Eric Doeringer: Matson Jones & Co.
November 30, 2016 - Dec 31, 2016
Mulherin New York is pleased to present Matson Jones & Co., a solo exhibition by Eric Doeringer of artworks inspired by Robert Rauschenberg and Jasper Johns.
Often described as "close friends" or "neighbors", Rauschenberg and Johns were also lovers - a relationship they had to keep secret at the time. Rauschenberg, five years older and more established in the New York art world, met Johns during the holiday season of 1953/54. Rauschenberg was married and had a young son, but he and Johns developed a friendship that soon turned romantic. The two were inseparable until a bitter breakup in 1961. This was a seminal period for both artists, the era when they created many of their iconic works. Leo Castelli met Johns on a visit to Rauschenberg's studio in 1958 and soon gave him the one-man show that launched his career (Alfred Barr purchased three paintings from the exhibition for the Museum of Modern Art).
Before they were able to support themselves with their artwork, Johns and Rauschenberg had a business designing windows for department stores. To distinguish this commercial work from their work as artists, they used the pseudonym Matson Jones. Matson was Rauschenberg's mother's maiden name, Jones an "anonymous" homophone for Johns. Although this work was explicitly separate from their artwork, John's White Flag (1956) and Flag on Orange Field (1957) were first exhibited in the window of Bonwit Teller (as were several of Andy Warhol's earliest Pop Art canvasses).
The two never credited any of their artworks as collaborations, but Johns lettered the title card framed beneath Rauschenberg's 1953 Erased de Kooning Drawing and contributed a small flag painting to his 1955 "combine" Short Circuit (which also incorporated a painting by Rauschenberg's ex-wife Susan Weil). When the Johns painting was stolen in the mid 60's, Rauschenberg replaced it with a similar flag painting by Elaine Sturtevant, an artist known for "remaking" artworks by her contemporaries.
Sturtevant and Rauschenberg were good friends, even posing together in the nude (as Adam and Eve) for Sturtevant's 1967 photograph Duchamp Relache. Sturtevant painted several Johns Flags in the 60's and later made many other "Johns" works including Johns White Numbers, Johns Gray Alphabets, and Johns Target With Four Faces.
Sturtevant never made any "Rauschenberg" paintings. However, in 1964 Japanese artist Ushio Shinohara copied Rauschenberg's 1958 Coca-Cola Plan as part of his "Imitation Art" series. Shinohara based his sculpture on a black and white photograph that had been published in a Japanese art magazine, requiring him to invent the colors (which are much brighter than Rauschenberg's). Shinohara also sculpted several "found" elements that he could not obtain in Japan and used Japanese Coca-Cola bottles.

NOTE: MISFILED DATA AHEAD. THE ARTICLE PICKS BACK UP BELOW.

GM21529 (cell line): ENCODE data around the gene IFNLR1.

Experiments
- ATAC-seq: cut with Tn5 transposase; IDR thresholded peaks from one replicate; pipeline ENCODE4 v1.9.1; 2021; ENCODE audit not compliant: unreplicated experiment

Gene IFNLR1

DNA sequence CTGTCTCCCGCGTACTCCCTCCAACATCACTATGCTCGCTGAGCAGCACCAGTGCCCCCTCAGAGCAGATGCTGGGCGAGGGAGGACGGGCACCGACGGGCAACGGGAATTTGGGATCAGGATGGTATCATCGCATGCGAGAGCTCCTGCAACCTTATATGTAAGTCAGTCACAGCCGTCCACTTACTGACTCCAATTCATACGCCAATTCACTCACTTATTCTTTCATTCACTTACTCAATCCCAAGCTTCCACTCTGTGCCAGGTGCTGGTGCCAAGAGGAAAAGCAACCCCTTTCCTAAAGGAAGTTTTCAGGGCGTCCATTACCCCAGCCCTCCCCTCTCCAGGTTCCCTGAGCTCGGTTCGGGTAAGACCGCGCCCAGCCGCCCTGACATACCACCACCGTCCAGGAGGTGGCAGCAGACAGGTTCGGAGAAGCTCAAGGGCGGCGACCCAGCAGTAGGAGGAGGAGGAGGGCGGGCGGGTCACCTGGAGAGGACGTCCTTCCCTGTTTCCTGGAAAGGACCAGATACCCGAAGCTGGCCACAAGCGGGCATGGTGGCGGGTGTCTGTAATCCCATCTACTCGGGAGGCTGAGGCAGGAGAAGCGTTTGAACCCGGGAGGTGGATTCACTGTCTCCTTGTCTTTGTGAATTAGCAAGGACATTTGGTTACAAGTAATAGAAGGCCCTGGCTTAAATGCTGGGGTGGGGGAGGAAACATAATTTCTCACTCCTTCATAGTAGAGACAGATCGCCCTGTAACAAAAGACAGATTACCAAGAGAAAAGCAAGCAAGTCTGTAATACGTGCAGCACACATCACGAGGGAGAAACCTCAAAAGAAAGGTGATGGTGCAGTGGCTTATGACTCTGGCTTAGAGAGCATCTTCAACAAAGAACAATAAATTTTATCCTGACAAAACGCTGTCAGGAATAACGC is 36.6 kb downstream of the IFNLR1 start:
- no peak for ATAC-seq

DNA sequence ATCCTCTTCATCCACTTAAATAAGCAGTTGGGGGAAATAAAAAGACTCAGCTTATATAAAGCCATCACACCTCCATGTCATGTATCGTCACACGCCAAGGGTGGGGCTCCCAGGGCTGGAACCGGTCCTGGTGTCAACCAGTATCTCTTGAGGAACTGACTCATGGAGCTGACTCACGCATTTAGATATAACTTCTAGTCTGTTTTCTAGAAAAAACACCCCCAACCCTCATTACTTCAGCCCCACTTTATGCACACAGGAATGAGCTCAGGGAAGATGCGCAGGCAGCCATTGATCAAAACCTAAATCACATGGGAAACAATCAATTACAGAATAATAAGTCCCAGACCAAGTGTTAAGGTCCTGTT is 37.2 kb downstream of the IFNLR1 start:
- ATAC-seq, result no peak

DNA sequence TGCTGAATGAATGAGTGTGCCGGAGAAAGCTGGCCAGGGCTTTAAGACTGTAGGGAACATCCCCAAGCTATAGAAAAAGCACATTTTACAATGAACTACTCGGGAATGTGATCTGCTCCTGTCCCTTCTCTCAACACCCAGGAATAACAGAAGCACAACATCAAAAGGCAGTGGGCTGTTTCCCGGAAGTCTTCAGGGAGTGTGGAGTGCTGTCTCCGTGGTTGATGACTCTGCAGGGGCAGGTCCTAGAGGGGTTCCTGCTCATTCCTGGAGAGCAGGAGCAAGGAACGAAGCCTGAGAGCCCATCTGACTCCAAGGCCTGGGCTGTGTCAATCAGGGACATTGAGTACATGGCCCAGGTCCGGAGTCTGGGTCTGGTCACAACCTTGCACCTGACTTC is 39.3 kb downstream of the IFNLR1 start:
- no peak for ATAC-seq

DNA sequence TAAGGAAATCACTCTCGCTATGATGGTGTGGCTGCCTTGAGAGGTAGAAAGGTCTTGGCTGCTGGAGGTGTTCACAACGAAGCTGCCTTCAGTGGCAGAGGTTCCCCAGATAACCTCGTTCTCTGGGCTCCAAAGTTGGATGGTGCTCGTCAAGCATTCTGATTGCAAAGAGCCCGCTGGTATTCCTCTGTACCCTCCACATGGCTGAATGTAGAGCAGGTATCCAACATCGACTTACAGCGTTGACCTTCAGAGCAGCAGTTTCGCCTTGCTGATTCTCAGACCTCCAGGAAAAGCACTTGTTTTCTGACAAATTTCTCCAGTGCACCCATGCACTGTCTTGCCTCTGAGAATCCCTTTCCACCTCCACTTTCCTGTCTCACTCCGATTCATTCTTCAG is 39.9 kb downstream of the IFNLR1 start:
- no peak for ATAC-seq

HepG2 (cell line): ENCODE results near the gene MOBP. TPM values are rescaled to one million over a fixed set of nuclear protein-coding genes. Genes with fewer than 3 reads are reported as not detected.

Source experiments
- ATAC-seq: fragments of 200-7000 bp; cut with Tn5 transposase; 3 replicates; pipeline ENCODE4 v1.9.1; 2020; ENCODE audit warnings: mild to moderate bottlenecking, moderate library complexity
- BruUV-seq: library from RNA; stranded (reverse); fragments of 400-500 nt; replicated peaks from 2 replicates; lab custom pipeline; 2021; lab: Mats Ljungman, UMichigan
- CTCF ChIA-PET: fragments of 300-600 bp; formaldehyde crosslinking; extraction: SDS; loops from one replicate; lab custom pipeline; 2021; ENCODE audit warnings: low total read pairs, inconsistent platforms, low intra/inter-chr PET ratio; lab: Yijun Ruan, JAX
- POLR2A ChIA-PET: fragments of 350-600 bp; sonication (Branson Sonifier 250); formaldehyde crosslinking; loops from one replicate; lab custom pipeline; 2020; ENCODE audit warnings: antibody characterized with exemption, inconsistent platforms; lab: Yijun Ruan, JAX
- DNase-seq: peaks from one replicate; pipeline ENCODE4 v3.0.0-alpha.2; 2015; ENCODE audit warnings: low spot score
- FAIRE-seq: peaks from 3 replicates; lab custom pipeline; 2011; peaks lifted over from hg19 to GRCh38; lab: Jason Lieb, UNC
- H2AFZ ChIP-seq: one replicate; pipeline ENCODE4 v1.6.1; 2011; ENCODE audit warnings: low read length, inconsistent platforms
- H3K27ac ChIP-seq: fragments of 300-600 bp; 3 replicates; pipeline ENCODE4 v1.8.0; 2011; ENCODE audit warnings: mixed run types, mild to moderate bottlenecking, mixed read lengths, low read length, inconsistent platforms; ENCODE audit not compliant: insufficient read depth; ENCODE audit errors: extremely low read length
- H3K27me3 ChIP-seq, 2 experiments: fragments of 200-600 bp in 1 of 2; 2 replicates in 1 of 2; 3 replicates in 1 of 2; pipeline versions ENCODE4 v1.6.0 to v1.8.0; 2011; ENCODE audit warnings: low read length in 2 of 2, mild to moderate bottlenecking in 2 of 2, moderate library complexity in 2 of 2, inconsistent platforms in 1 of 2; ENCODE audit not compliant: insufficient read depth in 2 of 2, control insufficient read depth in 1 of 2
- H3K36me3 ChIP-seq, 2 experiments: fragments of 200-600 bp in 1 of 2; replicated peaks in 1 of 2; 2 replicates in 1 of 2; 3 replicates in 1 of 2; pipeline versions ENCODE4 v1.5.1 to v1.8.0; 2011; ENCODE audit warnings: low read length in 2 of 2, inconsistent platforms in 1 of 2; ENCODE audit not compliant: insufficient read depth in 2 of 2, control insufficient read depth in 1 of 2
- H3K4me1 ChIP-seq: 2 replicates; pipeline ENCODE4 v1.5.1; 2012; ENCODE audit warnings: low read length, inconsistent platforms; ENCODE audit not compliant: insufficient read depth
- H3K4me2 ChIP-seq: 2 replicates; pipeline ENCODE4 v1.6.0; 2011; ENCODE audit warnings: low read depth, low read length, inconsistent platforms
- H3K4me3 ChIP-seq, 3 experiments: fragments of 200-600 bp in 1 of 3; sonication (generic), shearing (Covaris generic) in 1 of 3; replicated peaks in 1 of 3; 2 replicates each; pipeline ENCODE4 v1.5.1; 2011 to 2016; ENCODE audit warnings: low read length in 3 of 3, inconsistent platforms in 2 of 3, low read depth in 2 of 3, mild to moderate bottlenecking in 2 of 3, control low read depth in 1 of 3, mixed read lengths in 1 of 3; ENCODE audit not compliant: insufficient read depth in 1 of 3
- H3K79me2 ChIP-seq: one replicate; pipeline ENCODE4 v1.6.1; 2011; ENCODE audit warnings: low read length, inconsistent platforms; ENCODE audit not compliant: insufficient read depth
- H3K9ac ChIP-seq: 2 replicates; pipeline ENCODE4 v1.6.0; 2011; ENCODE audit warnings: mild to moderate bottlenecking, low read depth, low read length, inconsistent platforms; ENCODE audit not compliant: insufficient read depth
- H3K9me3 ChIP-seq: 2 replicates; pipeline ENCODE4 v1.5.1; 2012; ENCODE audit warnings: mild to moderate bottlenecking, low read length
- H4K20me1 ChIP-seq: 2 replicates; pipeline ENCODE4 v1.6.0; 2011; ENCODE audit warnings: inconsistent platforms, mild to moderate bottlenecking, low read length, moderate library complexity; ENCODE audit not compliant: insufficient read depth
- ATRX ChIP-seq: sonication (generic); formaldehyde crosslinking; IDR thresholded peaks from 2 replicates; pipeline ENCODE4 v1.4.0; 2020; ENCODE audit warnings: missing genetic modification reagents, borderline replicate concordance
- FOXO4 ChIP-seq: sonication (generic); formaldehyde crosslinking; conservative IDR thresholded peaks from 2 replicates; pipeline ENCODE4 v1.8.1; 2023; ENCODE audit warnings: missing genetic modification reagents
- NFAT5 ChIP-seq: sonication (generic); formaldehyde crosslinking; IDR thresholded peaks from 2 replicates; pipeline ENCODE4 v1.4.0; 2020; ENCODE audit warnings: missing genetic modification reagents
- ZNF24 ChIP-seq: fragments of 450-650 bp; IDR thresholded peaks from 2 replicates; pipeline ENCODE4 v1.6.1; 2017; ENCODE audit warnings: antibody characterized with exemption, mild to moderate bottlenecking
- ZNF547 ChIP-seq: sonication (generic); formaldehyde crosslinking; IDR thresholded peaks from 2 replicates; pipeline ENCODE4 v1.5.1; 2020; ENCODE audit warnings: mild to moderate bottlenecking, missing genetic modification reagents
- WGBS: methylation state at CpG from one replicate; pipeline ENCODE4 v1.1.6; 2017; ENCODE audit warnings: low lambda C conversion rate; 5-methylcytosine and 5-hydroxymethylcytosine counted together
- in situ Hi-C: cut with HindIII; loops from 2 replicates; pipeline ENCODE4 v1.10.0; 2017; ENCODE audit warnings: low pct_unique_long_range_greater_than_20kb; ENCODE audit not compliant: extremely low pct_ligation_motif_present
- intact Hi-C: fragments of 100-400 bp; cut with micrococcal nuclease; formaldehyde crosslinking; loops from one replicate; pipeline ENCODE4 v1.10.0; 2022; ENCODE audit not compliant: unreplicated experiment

On a visit to Japan in the 60's, Rauschenberg praised Shinohara's sculpture. Of course, Rauschenberg had already "copied" himself. In 1957 he painted Factum I and Factum II - two paintings with identical compositions of dripping brushstrokes and collaged clippings. The Factum paintings were a critique of prevailing ideas about creativity, originality, and the gestural mark as the expression of an artist's psyche. Because Rauschenberg made the paintings simultaneously, neither is truly the "original" or the "copy".
For this exhibition, Doeringer presents his own versions of these copied artworks. An artist's book, Erased de Kooning Drawings, has been published in conjunction with the exhibition and is available from the gallery.
Eric Doeringer and artist/writer Greg Allen will discuss the romantic and artistic relationship between Jasper Johns and Robert Rauschenberg at 4 pm on Saturday, December 17.
Eric Doeringer (b. 1974) is a New York-based artist who remakes works by other artists. Known for selling his "Bootleg" versions of contemporary art outside of art fairs and galleries, Doeringer has also exhibited at institutions including MoMA PS1, The Whitney Museum, The Brooklyn Museum, MassMoCA, La Musée d'Art Moderne de la Ville de Paris, and MUSAC (Spain). Doeringer's artist's books are held in the collections of numerous museum and university libraries and were recently featured in the exhibition Ed Ruscha: Books & Co., which travelled internationally to the Museum Brandhorst in Munich, Germany and three branches of Gagosian Gallery.
Please direct all inquiries to Katharine Mulherin at